Councils should reveal voluntary sector funding
This was published under the 2010 to 2015 Conservative and Liberal Democrat coalition government
Councils should publish their spending on the voluntary and community sector as part of increasing transparency, opening up services locally…
Councils should publish their spending on the voluntary and community sector as part of increasing transparency, opening up services locally and dispersing power more widely, Decentralisation Minister Greg Clark said today.
Mr Clark has written to all council leaders (see link, right) saying the Government will expect them to publish all grants and payments, as well as copies of contracts and tenders, they make to the voluntary, community and social enterprise sector.
The Government believes it is essential local people know how much funding is directed towards voluntary and community groups not only to increase local accountability on spending decisions, but also because the sector can offer good value for taxpayers’ money when commissioned to provide services.
Making the data public can help highlight inefficiency and open new markets for local small businesses and voluntary groups by revealing how services are currently delivered so they can assess whether they could submit a credible bid to run them differently and deliver greater value for money.
The letter acknowledges that many councils are strengthening their ties with the voluntary and community sector in innovative ways to help protect front line services and ensure support continues. It also encourages councils to share positive approaches taken to protect funding to the sector, drawing on the enthusiasm of volunteers, and the goodwill of local communities.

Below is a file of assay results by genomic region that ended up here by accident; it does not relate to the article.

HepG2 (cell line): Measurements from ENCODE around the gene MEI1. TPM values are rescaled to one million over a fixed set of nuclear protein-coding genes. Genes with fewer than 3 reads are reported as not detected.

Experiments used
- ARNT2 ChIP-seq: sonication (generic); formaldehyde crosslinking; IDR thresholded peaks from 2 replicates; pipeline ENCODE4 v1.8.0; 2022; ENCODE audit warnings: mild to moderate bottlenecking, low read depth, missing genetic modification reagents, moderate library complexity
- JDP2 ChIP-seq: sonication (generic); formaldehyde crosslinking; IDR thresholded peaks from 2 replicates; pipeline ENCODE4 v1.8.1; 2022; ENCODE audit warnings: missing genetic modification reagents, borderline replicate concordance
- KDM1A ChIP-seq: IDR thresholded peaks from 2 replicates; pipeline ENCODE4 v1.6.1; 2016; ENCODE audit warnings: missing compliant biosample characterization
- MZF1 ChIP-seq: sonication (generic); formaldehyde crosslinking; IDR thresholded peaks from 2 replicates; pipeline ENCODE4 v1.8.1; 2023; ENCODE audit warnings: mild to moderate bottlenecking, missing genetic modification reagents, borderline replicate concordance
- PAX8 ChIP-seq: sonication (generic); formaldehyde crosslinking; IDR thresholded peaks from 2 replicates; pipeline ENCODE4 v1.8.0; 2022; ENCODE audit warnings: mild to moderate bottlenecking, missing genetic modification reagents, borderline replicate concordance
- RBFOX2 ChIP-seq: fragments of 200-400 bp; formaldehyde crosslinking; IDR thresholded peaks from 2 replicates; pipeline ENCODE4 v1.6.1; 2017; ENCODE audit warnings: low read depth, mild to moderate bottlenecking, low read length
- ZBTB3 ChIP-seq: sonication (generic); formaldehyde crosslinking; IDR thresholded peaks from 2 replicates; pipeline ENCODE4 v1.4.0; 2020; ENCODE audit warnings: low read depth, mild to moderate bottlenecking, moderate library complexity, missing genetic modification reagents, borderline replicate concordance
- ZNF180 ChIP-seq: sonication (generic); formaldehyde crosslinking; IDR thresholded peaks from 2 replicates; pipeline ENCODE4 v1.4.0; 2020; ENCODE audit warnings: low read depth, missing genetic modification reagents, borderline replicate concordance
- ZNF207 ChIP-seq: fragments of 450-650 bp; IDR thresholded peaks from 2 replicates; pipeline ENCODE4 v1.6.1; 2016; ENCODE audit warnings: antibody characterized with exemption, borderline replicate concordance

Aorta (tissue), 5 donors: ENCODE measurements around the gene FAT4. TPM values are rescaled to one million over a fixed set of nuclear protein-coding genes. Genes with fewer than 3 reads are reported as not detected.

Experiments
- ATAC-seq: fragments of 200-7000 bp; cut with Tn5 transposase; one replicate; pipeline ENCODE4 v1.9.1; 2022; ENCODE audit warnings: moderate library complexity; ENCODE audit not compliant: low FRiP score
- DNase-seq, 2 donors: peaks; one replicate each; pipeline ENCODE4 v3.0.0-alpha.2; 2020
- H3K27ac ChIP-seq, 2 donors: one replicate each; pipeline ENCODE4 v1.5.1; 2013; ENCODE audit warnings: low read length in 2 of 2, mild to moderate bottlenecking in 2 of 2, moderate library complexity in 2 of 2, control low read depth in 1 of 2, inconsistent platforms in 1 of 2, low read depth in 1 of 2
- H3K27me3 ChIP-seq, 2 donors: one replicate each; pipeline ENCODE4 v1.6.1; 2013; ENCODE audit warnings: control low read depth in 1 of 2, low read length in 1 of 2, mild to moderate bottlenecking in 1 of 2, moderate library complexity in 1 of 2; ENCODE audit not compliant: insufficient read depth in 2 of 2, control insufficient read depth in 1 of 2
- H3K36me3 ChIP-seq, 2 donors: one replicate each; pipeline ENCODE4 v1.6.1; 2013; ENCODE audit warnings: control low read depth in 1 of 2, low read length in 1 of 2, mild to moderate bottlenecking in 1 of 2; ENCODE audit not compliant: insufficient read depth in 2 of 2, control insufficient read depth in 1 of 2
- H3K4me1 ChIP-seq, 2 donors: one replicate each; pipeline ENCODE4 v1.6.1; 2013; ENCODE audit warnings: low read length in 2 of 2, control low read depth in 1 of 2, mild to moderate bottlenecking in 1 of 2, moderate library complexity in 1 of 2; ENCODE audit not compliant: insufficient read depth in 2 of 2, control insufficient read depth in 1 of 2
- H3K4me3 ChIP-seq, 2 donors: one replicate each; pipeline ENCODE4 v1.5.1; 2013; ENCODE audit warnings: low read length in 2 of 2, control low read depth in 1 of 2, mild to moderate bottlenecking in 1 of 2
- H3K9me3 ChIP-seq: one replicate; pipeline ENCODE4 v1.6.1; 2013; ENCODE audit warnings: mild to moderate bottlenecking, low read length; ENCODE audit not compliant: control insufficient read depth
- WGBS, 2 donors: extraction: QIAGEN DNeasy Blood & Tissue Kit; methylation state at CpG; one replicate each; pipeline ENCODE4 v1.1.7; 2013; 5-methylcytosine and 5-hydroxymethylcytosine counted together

For example, Reading Borough Council believes that its voluntary activity contributes hugely to the town success. As a result it has allocated an extra £220,000 to voluntary organisations in the coming year taking its total funding to over £7m.
The Localism Bill will create the circumstances by which the voluntary sector and community groups can challenge for the right to deliver services differently.
Mr Clark said:
Many councils are strengthening their ties with the voluntary and community sector because they recognise the vital role they can play in delivering high quality front line services.
Often voluntary and community groups offer good value for taxpayers’ money when commissioned to provide services, drawing on the enthusiasm of volunteers, and the goodwill of local communities.
By requiring all councils to openly publish their grants and payments under contracts and increasing transparency on local spending, we want to open up new opportunities for the voluntary and community sector to participate in local life.
lf local small businesses and voluntary groups can understand how services are currently delivered they can better assess whether they might be able to put forward a credible bid to run them differently and deliver greater value for money.
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